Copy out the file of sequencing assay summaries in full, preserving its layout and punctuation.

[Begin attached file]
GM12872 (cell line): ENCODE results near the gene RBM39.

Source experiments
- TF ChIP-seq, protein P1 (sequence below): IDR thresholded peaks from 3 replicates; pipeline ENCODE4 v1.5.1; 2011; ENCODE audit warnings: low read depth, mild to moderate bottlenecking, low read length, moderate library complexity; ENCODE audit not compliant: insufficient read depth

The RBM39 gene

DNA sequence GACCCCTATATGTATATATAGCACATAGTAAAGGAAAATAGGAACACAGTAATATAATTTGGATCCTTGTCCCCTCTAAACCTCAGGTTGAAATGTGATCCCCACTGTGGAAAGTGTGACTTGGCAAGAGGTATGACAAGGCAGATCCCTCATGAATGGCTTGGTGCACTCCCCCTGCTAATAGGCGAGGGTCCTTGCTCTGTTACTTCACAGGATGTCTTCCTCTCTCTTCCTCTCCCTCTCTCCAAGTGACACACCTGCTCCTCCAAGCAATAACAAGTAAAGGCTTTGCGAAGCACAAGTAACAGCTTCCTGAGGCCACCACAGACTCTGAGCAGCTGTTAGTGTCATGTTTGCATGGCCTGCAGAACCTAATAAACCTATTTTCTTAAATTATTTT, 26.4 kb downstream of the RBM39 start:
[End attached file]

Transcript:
GM12872 (cell line): ENCODE results near the gene RBM39.

Source experiments
- TF ChIP-seq, protein P1 (sequence below): IDR thresholded peaks from 3 replicates; pipeline ENCODE4 v1.5.1; 2011; ENCODE audit warnings: low read depth, mild to moderate bottlenecking, low read length, moderate library complexity; ENCODE audit not compliant: insufficient read depth

The RBM39 gene

DNA sequence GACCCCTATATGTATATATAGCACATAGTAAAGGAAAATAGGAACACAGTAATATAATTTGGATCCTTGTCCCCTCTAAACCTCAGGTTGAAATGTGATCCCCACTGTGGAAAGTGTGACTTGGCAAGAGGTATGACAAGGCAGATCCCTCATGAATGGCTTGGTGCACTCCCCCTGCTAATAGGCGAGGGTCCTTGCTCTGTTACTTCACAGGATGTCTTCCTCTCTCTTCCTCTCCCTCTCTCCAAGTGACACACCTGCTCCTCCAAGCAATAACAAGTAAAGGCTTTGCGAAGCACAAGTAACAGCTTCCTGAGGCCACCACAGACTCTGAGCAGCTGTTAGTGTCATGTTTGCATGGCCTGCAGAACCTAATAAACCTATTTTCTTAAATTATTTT, 26.4 kb downstream of the RBM39 start: